IMPORTANT: there is a bug in Fusion 7.5. Do not use the Master Border Start of Page tab. It will insert a blank line above the session start and break your code. This will be fixed in AU #2.

Fusion 7 (or earlier): BitMotion makes a component called First Line. As a gotFusion member, you can receive this component free as one of the components included with your membership. First Line can be used to insert code at the top of your page. The alternative, which is NOT recommended, is to insert the code directly in HTML View as shown below.

Once again, this is not recommended. Inserting code directly in HTML View for any purpose can destabilize your site file. There are many insertion points where you can place custom code in Fusion. Use those instead.

Setting and Registering a Session Variable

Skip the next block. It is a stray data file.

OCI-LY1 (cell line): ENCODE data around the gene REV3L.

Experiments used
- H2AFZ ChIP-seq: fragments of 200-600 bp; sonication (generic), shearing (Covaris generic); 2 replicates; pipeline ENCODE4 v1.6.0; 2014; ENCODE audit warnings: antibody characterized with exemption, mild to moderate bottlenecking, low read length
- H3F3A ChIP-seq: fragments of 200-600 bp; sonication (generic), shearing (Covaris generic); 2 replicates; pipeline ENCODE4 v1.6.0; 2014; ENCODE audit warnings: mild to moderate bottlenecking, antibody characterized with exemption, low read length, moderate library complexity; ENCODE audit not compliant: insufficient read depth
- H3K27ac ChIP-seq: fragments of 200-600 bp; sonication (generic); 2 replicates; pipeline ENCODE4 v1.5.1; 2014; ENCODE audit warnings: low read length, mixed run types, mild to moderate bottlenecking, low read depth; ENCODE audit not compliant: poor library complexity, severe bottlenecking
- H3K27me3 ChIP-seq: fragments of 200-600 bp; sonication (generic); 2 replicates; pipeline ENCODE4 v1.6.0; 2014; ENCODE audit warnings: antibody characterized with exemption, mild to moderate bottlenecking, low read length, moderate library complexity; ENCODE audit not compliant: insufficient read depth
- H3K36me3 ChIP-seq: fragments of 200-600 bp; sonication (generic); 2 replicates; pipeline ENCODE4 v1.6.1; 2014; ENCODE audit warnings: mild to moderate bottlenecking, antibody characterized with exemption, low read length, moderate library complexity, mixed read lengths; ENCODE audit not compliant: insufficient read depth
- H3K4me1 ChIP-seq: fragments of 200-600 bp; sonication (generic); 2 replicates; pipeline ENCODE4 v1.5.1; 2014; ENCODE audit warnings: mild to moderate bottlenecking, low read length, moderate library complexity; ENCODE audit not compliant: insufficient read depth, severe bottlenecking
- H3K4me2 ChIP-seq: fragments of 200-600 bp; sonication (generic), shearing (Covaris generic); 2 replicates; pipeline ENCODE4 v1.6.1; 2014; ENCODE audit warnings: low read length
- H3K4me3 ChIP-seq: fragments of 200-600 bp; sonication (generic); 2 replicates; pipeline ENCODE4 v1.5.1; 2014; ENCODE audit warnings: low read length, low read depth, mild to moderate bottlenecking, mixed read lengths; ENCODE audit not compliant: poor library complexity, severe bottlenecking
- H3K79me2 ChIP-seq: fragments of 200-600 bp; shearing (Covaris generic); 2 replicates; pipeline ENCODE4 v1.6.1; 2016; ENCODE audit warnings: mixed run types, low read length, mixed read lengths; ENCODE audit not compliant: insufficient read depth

How you accomplish this depends on whether or not register_globals is On or Off in the PHP.ini file on the web server. See the tutorial on PHP Register Globals and Form Variables for info on this setting. It's probably "Off", but check with your host. The two methods are shown below.

Register Globals "Off" - This is actually the easiest of the two methods. You simply assign the variable a value. Let's suppose you used a form to collect your visitors first name and the Name of the input is FirstName. You could use the following

$_SESSION['FirstName'] = $_POST['FirstName'];

Register Globals "On" - The code below accomplishes the same thing as the example above.


// if you want to register more than one. Separate with commas:

     session_register('FirstName', 'LastName');

Note: on the page receiving the form data, the input can be used as its received - as a $_POST array element. But, to preserve and use the info throughout the session, you assign its value to the session array.

Another note: pre-PHP 4.1, you must use the $HTTP_SESSION_VARS array instead of the $_SESSION array. Starting with PHP 4.1, you may use either one. However, the "$HTTP..." named arrays are deprecated and may be discontinued in future PHP releases.